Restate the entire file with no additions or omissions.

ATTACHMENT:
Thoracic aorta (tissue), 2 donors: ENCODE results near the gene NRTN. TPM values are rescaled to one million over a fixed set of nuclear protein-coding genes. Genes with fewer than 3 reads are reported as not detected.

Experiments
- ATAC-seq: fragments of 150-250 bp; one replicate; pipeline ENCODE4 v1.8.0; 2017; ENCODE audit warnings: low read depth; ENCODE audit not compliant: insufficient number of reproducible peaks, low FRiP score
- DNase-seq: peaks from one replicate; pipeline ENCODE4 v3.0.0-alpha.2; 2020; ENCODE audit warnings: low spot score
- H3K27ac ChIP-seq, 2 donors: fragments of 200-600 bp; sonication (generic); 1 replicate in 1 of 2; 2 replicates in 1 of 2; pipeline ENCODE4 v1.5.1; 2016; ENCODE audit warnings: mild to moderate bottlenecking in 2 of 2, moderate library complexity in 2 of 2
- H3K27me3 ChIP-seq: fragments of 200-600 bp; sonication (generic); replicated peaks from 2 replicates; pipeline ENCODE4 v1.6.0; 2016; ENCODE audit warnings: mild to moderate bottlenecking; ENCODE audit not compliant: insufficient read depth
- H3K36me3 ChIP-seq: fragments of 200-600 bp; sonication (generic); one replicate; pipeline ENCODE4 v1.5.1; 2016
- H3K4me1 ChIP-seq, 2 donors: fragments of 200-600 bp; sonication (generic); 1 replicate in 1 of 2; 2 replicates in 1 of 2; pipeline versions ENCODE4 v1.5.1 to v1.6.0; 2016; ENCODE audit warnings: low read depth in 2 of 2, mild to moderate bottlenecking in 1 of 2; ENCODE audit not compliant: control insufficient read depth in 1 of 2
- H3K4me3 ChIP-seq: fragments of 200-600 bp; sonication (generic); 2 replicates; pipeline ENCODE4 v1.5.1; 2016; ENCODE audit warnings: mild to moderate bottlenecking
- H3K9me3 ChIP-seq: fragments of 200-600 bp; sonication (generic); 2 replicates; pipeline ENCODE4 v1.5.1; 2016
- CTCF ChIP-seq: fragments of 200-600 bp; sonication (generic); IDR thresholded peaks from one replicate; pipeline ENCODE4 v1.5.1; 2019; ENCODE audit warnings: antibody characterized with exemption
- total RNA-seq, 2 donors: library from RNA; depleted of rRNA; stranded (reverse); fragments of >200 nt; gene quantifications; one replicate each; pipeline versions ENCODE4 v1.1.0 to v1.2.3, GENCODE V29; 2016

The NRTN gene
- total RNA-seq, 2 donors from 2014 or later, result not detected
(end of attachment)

Thoracic aorta (tissue), 2 donors: ENCODE results near the gene NRTN. TPM values are rescaled to one million over a fixed set of nuclear protein-coding genes. Genes with fewer than 3 reads are reported as not detected.

Experiments
- ATAC-seq: fragments of 150-250 bp; one replicate; pipeline ENCODE4 v1.8.0; 2017; ENCODE audit warnings: low read depth; ENCODE audit not compliant: insufficient number of reproducible peaks, low FRiP score
- DNase-seq: peaks from one replicate; pipeline ENCODE4 v3.0.0-alpha.2; 2020; ENCODE audit warnings: low spot score
- H3K27ac ChIP-seq, 2 donors: fragments of 200-600 bp; sonication (generic); 1 replicate in 1 of 2; 2 replicates in 1 of 2; pipeline ENCODE4 v1.5.1; 2016; ENCODE audit warnings: mild to moderate bottlenecking in 2 of 2, moderate library complexity in 2 of 2
- H3K27me3 ChIP-seq: fragments of 200-600 bp; sonication (generic); replicated peaks from 2 replicates; pipeline ENCODE4 v1.6.0; 2016; ENCODE audit warnings: mild to moderate bottlenecking; ENCODE audit not compliant: insufficient read depth
- H3K36me3 ChIP-seq: fragments of 200-600 bp; sonication (generic); one replicate; pipeline ENCODE4 v1.5.1; 2016
- H3K4me1 ChIP-seq, 2 donors: fragments of 200-600 bp; sonication (generic); 1 replicate in 1 of 2; 2 replicates in 1 of 2; pipeline versions ENCODE4 v1.5.1 to v1.6.0; 2016; ENCODE audit warnings: low read depth in 2 of 2, mild to moderate bottlenecking in 1 of 2; ENCODE audit not compliant: control insufficient read depth in 1 of 2
- H3K4me3 ChIP-seq: fragments of 200-600 bp; sonication (generic); 2 replicates; pipeline ENCODE4 v1.5.1; 2016; ENCODE audit warnings: mild to moderate bottlenecking
- H3K9me3 ChIP-seq: fragments of 200-600 bp; sonication (generic); 2 replicates; pipeline ENCODE4 v1.5.1; 2016
- CTCF ChIP-seq: fragments of 200-600 bp; sonication (generic); IDR thresholded peaks from one replicate; pipeline ENCODE4 v1.5.1; 2019; ENCODE audit warnings: antibody characterized with exemption
- total RNA-seq, 2 donors: library from RNA; depleted of rRNA; stranded (reverse); fragments of >200 nt; gene quantifications; one replicate each; pipeline versions ENCODE4 v1.1.0 to v1.2.3, GENCODE V29; 2016

The NRTN gene
- total RNA-seq, 2 donors from 2014 or later, result not detected